My gardening style is to wait and see what happens. I mean wait too long and then eventually wade into the mess to assess the damage. I have been neglectful. While my husband has worked on rebuilding an arbor, my son and I built muscles in our shoulders and wrists we didn’t know we had by pulling the ever-annoying bee balm. In case you haven’t heard: never plant bee balm unless it’s all you want to plant and don’t mind it taking over your yard, your house, your neighborhood, and the whole world!
It is the stuff Twilight Zone episodes are made of and it’s all my fault for zealously ordering all sorts of herbs as soap ingredients. I then made one gigantic batch of castille soap, that didn’t even include bee balm, and haven’t made more for over 2 years. In the meantime, I see that it’s now a permanent fixture in empty lots around the neighborhood (sorry). The only purpose that weed is serving is to frustrate my little garden and build the aforementioned wrist and forearm muscles. I look like Popeye now.
Needless to say you won’t find any photos of bee balm in this post. I do like it when a house and yard looks slightly taken over, though; and ours does. Mainly, because it’s old. And these plants are now so old, moving from house to house, growing up with my kids, that they’ve slowly crept out of their pots to become firmly rooted in this yard. We just thin them some. Don’t picture a beautiful, historic vine-covered cottage now. Our home is about ninety years old and there are vines, but it’s small and nothing dramatic, at least not yet.
I do plant seeds every spring, but I don’t fret over the garden like some of the men I know. Whatever happens is gonna happen.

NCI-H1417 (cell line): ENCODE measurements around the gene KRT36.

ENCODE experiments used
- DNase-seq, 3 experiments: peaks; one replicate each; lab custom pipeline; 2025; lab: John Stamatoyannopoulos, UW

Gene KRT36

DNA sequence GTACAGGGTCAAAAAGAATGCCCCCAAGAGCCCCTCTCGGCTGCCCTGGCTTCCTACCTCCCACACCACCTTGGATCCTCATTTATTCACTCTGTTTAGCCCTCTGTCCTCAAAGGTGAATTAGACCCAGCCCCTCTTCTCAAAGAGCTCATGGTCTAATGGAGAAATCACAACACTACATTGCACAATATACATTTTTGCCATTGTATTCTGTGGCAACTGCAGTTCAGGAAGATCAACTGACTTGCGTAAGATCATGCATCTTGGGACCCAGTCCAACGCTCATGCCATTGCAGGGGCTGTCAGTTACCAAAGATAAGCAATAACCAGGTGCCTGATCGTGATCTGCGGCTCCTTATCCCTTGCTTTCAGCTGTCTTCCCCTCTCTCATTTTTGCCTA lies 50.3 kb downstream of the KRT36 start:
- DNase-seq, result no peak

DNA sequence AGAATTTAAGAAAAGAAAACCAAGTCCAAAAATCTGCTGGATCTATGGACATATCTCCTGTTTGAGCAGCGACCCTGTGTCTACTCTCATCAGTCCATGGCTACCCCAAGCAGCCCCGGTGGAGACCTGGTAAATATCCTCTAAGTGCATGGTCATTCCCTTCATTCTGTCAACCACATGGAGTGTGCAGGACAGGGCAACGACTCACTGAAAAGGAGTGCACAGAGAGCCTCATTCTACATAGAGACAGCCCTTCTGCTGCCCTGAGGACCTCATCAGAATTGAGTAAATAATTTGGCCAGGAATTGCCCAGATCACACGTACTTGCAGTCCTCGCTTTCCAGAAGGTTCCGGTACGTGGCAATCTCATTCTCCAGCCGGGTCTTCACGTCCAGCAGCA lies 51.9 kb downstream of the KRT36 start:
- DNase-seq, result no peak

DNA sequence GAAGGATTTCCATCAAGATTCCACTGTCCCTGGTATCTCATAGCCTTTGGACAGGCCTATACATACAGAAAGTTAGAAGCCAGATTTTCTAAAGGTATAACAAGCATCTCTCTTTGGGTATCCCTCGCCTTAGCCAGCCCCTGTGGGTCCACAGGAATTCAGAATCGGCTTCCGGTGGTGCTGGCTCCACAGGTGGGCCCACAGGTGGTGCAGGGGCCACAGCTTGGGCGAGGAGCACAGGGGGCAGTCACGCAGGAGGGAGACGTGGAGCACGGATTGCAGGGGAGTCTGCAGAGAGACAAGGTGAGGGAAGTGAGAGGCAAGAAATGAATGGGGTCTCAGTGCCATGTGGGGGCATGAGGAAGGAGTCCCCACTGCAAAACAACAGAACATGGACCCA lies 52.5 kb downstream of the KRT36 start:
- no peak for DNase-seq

I throw in a couple more succulents when I buy seeds and try to repot half of my pot plants before summer. Repotting is a chore that could earn my kids real money. They get a look of fear in their eyes when I say they’re going to help me repot, so this time I let them attack bee balm while I did the rest. Every pot plant is root bound and overgrown. It doesn’t help that my very precise tools for this job are an old, bent kitchen knife, my hands, or even a large spoon. I don’t know, I have clippers, gloves, and hand shovels, but these just work for me.
All of these succulents are making me want to knit Sedum now. These are my survivors. I don’t have to cover them in winter or give them special attention, but I sometimes do. They fall out of the pot and grow between pavers like crazy. I love it when that happens. One pencil plant has survived for a year and a half just stuck in an old bucket that fills with rain water because I was unwilling to buy another pot to plant it properly, but also unwilling to throw it away.
Monday evening I took most of these and rested from all the work. I resolved not to let weeds go nuts in my garden again. I resolved to buy new pots for next year, to be neater, and to better plan my back yard and patio. But I know I’ll just water and watch for another year. I can’t help it; I like it when things just happen in the ground.